“Taking the Olympics to Rio de Janeiro was always considered a bit of a risk. Now that South America’s first games are done, the question is: Did the gamble pay off?
The answer, according to experienced Olympic officials and experts, is a mixed bag.
Yes, Brazil managed to pull it off under difficult economic and political conditions, with the sports competitions, venues, athletes, friendly hosts, television images and Rio’s scenic backdrop all rising to the occasion.
Yet, behind the scenes, these were also troubled Olympics that fell short in other areas — empty seats, ticket fiascos, organizational mishaps, spread-out venues, green water, street crime, traffic chaos and lack of a clear Olympic feel in the parks.
“This has been probably a little below the expectations of the experts, but will have televised well for the 99.9 percent of the population of the world that experiences the Olympics,” senior Canadian IOC member Dick Pound said.
For Olympic historian David Wallechinsky, attending his 17th games, the shortage of volunteers, lack of Olympic signage and other logistical glitches have outweighed the well-run competitions and welcoming Brazilian people.
“I think these games will be seen in the continuum of Atlanta, Athens, Rio — the ones that didn’t work out,” he said. “One just hopes the lessons are learned.”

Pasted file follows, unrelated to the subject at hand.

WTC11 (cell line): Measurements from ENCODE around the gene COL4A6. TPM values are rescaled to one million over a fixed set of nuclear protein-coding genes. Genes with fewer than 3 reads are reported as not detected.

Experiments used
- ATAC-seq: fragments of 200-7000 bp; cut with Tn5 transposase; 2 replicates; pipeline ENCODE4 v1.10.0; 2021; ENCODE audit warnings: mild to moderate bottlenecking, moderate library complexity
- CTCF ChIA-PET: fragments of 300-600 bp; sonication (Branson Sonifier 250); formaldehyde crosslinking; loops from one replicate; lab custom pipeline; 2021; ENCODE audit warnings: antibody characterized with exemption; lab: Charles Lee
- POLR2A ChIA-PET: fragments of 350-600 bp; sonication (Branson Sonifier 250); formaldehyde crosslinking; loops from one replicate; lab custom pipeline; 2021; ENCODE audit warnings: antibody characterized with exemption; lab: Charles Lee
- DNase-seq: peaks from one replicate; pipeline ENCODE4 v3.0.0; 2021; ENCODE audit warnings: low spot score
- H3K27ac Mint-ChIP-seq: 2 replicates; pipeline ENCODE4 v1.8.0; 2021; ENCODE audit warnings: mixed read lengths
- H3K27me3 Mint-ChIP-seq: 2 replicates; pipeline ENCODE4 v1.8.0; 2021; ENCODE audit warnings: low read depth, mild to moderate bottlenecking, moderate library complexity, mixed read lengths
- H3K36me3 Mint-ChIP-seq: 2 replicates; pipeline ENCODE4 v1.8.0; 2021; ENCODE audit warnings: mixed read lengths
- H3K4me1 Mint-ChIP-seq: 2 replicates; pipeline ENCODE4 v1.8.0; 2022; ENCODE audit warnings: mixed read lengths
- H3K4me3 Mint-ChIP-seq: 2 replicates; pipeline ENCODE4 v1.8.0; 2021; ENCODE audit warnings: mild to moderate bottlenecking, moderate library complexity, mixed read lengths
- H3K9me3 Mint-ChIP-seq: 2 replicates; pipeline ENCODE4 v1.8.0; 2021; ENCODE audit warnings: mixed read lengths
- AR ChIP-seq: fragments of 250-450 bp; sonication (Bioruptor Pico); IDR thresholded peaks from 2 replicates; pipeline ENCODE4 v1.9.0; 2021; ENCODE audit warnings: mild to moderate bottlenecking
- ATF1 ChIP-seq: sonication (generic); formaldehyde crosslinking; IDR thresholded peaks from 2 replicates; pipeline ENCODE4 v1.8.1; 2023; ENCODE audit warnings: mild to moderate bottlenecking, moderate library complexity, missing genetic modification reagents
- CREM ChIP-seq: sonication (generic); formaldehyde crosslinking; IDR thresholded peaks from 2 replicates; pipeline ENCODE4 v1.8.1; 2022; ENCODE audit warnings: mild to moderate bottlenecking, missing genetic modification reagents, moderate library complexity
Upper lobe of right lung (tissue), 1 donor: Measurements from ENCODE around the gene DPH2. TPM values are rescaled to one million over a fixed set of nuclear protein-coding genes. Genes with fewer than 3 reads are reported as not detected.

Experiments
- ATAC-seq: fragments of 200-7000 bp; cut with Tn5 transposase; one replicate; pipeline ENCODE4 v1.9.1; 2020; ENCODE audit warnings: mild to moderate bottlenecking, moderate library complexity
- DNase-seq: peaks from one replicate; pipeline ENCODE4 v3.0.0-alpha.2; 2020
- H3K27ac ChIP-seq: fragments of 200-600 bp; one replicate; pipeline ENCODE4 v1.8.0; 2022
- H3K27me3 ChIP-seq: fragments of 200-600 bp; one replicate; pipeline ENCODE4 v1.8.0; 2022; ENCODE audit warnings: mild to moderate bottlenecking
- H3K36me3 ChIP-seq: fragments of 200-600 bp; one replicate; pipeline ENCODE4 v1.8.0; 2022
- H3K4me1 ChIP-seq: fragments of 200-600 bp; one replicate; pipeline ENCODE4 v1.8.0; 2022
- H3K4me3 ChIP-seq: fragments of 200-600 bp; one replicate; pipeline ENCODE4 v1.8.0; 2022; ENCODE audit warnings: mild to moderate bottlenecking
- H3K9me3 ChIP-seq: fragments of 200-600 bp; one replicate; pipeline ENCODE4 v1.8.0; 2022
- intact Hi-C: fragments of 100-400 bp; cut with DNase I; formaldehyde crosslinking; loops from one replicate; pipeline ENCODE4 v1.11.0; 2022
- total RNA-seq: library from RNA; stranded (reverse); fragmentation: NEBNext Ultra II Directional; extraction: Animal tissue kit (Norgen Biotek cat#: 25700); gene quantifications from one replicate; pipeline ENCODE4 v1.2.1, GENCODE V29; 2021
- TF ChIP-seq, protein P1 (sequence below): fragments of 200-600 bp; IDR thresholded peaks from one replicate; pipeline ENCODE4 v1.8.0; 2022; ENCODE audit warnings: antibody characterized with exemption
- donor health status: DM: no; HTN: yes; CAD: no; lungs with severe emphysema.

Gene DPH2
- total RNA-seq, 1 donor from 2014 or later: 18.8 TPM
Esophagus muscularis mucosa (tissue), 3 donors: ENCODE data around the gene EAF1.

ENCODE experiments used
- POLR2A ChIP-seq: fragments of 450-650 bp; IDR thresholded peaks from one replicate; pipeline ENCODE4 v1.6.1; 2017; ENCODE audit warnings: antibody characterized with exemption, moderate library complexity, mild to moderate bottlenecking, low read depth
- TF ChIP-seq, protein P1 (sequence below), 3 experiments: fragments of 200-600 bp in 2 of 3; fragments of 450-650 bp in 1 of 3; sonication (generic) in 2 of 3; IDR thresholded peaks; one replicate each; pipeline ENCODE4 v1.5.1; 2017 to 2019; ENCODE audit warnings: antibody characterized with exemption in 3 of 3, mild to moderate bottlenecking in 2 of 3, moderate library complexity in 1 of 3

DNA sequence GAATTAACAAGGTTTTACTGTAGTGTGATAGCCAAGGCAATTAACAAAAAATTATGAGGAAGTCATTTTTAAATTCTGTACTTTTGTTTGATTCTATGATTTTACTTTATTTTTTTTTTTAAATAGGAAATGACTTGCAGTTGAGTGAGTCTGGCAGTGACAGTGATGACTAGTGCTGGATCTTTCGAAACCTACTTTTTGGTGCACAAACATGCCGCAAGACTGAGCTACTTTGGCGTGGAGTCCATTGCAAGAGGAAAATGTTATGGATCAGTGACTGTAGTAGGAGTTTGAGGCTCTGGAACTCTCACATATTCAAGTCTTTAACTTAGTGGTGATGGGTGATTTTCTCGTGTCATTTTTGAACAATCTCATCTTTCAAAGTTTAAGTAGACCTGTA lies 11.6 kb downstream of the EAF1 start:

But the games must also be judged from a local perspective. Many Brazilians and Rio residents — known as Cariocas — will feel pride over how they’ve put on the world’s biggest sports event and will cherish their moments on the global stage.
“Going forward, the IOC has to learn from the experience in Rio if it wants to take the games to places other than settled, affluent cosmopolitan cities,” IOC vice president Craig Reedie said. “We should train the city well in advance. We have to work out how better to prepare them and help them.”
Imagine your company’s strategic plan, daily workings, balance sheet, and client reviews being televised to the world. What would you want the world to see (or not see), and what would you want your employees to say? I think this above excerpt on the Olympics is interesting enough to share how perspective is everything.
Excerpt from NBCNews.com
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